Worked as a telecommunications engineer moving on to marketing and management in the same business based (took up residence) in various parts of the world. These included Latin America (Argentina, Brazil, Chile, Bolivia, Costa Rica and Panama), Middle East (Iran), Europe (UK and Spain) and United States (Washington D.C., Kansas City and San Francisco). Work included travel to a further 15 or 20 countries such as Cuba, Kuwait, Ukraine and Latvia.
Companies worked for were Cable & Wireless (over 30 years), TDX Inc. (2-1/2), US Sprint (4), British Telecom (2), and IDT Inc. (2-1/2).
Took early retirement in 1992 but returned to active work, also in telecommunications between 1994 until 2000.
Hobbies are golf and free lance journalism. Attended a Post Graduate course in Falmouth College of Arts in Professional Writing in 2001.
Married, wife is Galician. Two children and three grandchildren.
Lives in Vigo permanently since 1996.
Interesting part of life was National Service in the Argentine Army (1959/1960) and supervising the building of an 18-hole golf course in 1993.
During career abroad had a great deal to do with Governments, Embassies and Consulates of various nations.
British Honorary Consul in Galicia, Spain since July 2002.
The readers thought the cover was excellent and the comments on the back well-written, enticing them to read the book. They like the strong, central image and fun, easy-to-read fonts. However, a number felt the pics on the back looked a little ‘lost’ and could have been larger and incorporated better with the blurb.
This book was very much enjoyed by the readers. They loved all the dirty politics and the strong characterisation throughout the book. One reader put on his feedback, ‘This author knows his history, from the CIA to the FBI, from corrupt government to the Cuban missile crisis. But not only is it a fascinating look at the late 20th Century, it is also a bloody good read. Fast-paced and awash with interesting characters.’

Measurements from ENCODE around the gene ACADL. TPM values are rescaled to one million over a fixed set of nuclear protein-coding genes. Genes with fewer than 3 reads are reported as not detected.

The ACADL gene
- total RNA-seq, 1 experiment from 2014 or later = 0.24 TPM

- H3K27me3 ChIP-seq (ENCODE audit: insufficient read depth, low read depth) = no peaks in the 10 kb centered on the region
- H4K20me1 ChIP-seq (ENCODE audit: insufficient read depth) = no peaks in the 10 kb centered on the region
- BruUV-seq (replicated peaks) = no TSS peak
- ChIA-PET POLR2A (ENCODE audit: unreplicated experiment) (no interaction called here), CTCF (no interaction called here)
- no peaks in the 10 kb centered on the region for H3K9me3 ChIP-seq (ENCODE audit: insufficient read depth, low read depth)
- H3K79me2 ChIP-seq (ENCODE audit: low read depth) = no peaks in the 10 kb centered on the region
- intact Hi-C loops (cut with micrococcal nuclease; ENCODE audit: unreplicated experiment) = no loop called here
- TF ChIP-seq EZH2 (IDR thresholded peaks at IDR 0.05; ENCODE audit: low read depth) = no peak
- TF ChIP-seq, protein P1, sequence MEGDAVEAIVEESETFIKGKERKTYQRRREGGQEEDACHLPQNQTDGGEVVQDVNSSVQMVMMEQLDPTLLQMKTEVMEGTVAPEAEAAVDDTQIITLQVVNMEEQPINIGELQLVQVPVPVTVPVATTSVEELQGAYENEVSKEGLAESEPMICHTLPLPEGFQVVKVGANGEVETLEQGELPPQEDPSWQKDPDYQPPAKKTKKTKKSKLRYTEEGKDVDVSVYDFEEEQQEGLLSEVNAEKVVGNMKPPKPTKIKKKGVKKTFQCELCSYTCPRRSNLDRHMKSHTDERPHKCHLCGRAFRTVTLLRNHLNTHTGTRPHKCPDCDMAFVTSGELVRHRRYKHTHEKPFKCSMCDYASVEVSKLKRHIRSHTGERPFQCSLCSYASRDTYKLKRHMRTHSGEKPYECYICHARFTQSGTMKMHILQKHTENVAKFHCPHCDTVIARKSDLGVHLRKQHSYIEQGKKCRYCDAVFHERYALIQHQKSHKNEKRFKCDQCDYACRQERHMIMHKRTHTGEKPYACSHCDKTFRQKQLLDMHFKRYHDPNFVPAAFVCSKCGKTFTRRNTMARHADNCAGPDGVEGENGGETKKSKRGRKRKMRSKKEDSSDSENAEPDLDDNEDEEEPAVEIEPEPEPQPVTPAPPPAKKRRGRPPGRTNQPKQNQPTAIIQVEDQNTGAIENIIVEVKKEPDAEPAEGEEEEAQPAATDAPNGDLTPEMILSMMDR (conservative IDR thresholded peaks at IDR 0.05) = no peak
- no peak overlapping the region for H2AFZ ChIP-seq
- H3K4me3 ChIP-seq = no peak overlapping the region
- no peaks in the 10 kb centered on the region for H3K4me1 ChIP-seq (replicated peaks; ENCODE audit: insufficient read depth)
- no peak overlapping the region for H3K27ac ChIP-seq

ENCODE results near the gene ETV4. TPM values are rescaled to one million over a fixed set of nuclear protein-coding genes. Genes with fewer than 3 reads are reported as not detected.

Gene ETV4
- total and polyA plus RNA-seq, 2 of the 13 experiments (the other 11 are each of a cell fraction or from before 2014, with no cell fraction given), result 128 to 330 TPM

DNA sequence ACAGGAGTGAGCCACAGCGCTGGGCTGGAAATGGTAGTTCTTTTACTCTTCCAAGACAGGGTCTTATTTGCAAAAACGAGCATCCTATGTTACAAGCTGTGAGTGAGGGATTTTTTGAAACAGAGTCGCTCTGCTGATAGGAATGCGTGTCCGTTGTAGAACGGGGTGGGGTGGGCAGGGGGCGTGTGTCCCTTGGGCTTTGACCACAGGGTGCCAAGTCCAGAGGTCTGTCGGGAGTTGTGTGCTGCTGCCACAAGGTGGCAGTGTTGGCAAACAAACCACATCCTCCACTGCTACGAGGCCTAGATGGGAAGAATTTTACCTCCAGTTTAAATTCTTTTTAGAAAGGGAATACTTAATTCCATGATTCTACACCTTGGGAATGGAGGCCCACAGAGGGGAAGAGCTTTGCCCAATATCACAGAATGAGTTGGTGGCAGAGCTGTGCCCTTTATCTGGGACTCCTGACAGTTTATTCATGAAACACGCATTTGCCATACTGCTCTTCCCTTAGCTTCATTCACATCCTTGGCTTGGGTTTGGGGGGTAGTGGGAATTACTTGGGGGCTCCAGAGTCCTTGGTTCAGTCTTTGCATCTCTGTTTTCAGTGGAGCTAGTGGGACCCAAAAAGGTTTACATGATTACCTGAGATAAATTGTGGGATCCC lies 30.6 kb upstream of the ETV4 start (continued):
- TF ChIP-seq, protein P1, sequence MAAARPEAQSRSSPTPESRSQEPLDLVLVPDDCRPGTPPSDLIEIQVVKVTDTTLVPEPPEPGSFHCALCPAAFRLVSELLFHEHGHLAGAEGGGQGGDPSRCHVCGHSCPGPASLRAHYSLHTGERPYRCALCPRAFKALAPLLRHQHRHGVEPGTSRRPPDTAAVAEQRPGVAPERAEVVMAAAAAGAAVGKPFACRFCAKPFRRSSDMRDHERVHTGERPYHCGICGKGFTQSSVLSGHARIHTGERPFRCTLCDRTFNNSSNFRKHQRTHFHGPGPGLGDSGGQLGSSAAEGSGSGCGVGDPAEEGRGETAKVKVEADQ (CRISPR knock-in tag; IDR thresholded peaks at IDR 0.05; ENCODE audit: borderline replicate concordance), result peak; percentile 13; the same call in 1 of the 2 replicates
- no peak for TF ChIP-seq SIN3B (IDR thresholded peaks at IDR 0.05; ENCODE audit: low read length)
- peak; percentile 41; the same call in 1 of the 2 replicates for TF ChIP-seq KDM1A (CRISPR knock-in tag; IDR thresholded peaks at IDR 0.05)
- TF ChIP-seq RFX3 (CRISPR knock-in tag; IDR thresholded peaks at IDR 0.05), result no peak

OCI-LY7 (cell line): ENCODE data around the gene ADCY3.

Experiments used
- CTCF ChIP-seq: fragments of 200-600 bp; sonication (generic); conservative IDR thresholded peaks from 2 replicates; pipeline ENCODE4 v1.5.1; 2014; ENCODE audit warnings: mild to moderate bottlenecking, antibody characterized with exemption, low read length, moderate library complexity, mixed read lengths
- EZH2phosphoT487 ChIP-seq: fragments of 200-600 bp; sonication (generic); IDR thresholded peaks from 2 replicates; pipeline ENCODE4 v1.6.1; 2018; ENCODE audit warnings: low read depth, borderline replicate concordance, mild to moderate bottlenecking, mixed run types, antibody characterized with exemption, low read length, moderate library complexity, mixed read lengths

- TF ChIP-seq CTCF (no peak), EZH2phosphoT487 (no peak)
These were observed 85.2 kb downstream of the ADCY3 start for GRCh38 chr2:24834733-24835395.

The readers thought the book was well edited and discovered no glaring problems with grammar, punctuation or spelling. One reader wrote, ‘I did find the odd typo but they did not destroy the book for me.’ For example, p73, Di Martino smiled, ‘what the… should read.: Di Martino smiled. ‘What the…
The readers thought your writing style was excellent. The story had pace, was well structured and your ability to work with dialogue was very well developed. One reader put, ‘This author can write. He’s not big on physical character and setting description but he understands the importance of pace and how speech can keep a story moving.’
TO SUM UP 39/40
Hi, thanks for entering your book in the awards. Our readers seemed to really enjoy your book, particularly the excellent way you worked with ‘speech’ and the strong characters.
I will now go and write a positive review on Amazon.co.uk and Goodreads for you.
Of the 36 readers:
35 finished the book; 1 did not but only because he was sick with flu!
18 felt the central characters were the best part of the book.
7 thought the way you worked with dialogue was the best part of the book.
3 felt the clever way you integrated fact and fiction was the best part of the book..
30 loved the cover and blurb; although 5 suggested re-designing the back cover to better incorporate the two pics.
35 would like to read another book by this author.
‘A fascinating insight into dirty politics and the run-up to the Falkland Island invasion. Highly recommended.’ The Wishing Shelf Awards